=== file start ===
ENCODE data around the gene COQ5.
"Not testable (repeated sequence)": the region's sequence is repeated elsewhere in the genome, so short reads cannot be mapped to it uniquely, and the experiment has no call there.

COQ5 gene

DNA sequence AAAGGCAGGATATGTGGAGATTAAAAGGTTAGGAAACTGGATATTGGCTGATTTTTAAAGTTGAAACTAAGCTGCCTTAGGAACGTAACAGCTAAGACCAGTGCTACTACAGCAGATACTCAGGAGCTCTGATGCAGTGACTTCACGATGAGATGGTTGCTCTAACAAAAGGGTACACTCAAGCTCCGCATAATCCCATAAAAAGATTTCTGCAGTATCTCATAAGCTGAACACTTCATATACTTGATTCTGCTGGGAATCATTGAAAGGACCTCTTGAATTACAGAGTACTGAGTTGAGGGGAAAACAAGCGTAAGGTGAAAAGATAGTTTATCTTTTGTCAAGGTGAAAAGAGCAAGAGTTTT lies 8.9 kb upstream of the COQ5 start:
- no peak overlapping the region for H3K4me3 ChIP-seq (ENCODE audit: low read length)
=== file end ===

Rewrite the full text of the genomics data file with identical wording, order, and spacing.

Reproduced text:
ENCODE data around the gene COQ5.
"Not testable (repeated sequence)": the region's sequence is repeated elsewhere in the genome, so short reads cannot be mapped to it uniquely, and the experiment has no call there.

COQ5 gene

DNA sequence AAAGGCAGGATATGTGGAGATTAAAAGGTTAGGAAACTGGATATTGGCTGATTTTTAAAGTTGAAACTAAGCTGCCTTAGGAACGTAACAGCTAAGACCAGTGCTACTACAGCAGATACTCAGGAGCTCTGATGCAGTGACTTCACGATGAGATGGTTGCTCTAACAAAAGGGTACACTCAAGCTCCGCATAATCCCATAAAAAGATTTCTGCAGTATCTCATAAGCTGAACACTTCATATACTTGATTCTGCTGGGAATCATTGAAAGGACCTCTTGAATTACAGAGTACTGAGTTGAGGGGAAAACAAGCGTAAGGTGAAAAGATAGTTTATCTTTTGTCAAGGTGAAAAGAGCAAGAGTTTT lies 8.9 kb upstream of the COQ5 start:
- no peak overlapping the region for H3K4me3 ChIP-seq (ENCODE audit: low read length)